An Australian author writes for Burmese television
It was my second day in Yangon and I was in a small, paint-peeled office, drinking sweet milky tea. Across the table a woman was telling me her story through a translator.
“My mother sold my virginity to an old man when I was 14 years,” she said.
The laborious interview process – the translator converting the woman’s words into English, my words into Burmese – seemed to add poignancy to her story.
“And then I was trafficked to the Thai border to work in a brothel.”
“How long were you there?” I asked.
“I’m not sure, four or five years. After that, I came back to Yangon and provided services to visiting sailors.”
What had I got myself into?
“Every day they would take me out to the big ships anchored offshore.”
“Once they left me on a ship for four days.”
A week earlier I had been sitting with my friend the Lawyer in a cafe in Bali, where we both live. He works across Asia on various human-rights issues, and was proudly showing me a selfie on his phone: he and the Lady, Aung San Suu Kyi. He told me about their meeting, how she had this idea of making a TV series in Myanmar to spread the message about the importance of the rule of law. I imagined some dreary Stalinist-style propaganda, but it turned out that the Lady was thinking of a soap opera, that she was a big fan of the BBC’s long-running radio serial The Archers. She’d even decided on the right setting: a village market.
The Lawyer finished his coffee. “Do you want to be involved?”
“Didn’t you once tell me that SBS had taken up one of your books?”
That had been the most dispiriting experience of my writing life. SBS had optioned my Darwin-based crime novel The Build Up. We were going to make The Wire, or The Sopranos. But we ended up making nothing, and I promised myself that I would never work in TV again.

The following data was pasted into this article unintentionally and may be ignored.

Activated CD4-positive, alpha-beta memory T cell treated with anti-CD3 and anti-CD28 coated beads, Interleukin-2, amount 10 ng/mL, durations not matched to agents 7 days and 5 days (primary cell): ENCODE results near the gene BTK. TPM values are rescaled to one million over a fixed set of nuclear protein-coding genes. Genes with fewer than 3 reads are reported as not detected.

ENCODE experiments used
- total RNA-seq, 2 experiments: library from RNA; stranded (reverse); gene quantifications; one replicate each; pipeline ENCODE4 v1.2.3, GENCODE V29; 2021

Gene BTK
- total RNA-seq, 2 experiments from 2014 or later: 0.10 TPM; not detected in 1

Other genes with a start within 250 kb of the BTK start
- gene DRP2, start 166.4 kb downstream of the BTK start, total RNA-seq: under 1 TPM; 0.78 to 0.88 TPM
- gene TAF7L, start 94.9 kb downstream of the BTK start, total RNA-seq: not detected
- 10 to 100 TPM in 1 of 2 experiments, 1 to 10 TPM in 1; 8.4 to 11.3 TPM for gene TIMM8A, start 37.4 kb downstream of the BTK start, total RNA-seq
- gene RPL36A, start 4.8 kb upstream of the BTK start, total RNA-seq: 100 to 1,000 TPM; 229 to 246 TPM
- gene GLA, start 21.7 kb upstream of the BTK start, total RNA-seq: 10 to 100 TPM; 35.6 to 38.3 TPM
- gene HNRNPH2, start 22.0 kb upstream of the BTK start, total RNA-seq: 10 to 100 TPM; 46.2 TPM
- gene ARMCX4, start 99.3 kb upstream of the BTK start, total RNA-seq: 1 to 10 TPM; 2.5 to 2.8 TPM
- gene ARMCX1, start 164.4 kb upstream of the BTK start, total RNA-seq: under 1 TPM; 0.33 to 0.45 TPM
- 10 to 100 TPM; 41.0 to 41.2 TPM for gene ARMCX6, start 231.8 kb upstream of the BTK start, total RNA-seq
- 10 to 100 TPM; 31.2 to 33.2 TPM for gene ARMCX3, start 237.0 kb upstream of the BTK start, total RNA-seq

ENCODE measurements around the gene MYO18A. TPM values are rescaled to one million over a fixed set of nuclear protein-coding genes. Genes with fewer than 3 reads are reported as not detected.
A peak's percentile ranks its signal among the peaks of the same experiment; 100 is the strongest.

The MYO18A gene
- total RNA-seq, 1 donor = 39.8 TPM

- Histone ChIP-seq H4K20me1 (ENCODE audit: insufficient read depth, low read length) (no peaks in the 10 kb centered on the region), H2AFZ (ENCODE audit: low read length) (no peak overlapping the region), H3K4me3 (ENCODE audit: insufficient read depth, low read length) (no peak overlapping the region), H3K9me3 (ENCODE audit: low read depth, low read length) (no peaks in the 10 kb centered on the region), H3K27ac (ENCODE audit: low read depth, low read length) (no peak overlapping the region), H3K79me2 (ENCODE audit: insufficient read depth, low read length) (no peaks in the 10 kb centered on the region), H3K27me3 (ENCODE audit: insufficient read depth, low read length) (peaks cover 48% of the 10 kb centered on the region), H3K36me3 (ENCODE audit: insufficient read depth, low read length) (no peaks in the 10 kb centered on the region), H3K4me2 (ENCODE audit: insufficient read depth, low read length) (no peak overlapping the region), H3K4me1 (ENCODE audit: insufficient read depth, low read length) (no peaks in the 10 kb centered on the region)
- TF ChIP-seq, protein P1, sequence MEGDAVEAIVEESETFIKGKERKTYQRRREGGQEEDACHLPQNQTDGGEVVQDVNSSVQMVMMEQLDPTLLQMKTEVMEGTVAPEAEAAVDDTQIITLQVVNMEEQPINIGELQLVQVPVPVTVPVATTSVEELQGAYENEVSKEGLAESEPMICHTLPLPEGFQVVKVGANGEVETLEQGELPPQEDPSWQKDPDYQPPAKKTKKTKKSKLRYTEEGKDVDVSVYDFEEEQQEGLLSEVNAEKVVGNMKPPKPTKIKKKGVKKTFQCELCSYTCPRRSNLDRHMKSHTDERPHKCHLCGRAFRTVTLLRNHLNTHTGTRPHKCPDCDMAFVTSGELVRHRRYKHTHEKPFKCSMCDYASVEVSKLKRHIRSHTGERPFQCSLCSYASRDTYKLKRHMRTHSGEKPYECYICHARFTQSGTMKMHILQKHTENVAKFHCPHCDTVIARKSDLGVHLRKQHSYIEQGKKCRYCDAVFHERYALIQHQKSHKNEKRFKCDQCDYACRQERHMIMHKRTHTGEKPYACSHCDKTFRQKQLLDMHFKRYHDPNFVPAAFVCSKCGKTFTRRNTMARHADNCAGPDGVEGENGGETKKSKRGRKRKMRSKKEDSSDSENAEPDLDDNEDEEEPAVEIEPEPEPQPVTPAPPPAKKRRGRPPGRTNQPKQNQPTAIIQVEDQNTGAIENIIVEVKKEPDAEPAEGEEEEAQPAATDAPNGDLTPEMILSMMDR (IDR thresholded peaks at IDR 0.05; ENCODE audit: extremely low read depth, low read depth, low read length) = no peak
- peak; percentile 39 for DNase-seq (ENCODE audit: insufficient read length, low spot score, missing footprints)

But this was different. This was Myanmar, emerging from decades of brutal military rule. This was Aung San Suu Kyi, the most famous female politician of our time, who had endured 15 years of house arrest.
“OK, I’ll do it,” I said. “As long as I get a selfie with the Lady, too.”
At our first meeting with the NGO responsible for producing this series, it became apparent that they knew nothing about TV. Suddenly I was cast in the role of the expert, or, in NGO-speak, the “consultant”. There was more NGO-speak to learn: stakeholders were “actors”; this was going to be a “capacity-building exercise”; locals would be “upskilled”; and we needed some serious “buy in” to get this series up. The head of the NGO, a seemingly unflappable man in a pink shirt and chinos, had his own buzzword: there would be a lot of “nuancing” needed to get the series approved by Myanmar’s famously draconian censorship board. Things had loosened up a lot, but journalists were still routinely thrown in jail for upsetting the government.
Then the research started. We’d travel in a stifling taxi and find another organisation, another offshoot of Myanmar’s extraordinarily fertile civil society, ensconced in a dilapidated room. Once we’d taken our shoes off, and were served tea, we’d listen. To students, to farmers, to HIV activists, to labour organisers. And we heard stories of injustice, of degradation, of the denial of basic human rights.